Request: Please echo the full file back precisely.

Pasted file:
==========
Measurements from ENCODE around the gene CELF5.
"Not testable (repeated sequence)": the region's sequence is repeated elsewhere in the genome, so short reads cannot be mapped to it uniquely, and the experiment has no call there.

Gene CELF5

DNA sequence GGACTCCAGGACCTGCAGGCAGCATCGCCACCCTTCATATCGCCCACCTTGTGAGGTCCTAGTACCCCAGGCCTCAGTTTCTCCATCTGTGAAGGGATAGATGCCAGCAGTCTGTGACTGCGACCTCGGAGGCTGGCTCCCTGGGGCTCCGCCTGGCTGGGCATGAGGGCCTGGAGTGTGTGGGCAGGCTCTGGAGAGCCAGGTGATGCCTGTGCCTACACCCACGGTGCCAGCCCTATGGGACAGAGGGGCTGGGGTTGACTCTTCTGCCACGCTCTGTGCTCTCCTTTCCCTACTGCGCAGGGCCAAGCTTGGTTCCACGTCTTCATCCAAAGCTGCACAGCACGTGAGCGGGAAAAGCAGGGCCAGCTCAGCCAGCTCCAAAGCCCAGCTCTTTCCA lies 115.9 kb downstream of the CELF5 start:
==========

Measurements from ENCODE around the gene CELF5.
"Not testable (repeated sequence)": the region's sequence is repeated elsewhere in the genome, so short reads cannot be mapped to it uniquely, and the experiment has no call there.

Gene CELF5

DNA sequence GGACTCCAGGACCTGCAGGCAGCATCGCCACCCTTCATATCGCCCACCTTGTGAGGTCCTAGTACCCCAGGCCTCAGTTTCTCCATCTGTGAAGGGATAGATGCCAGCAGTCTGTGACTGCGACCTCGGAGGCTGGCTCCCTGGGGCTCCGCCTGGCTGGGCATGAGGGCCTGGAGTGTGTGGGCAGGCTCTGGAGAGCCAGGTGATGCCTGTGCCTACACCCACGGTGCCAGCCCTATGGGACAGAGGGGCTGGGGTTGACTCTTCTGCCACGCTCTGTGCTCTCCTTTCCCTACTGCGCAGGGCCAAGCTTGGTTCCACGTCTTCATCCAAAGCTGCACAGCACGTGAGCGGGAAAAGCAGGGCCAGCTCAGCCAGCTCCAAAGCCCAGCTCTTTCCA lies 115.9 kb downstream of the CELF5 start: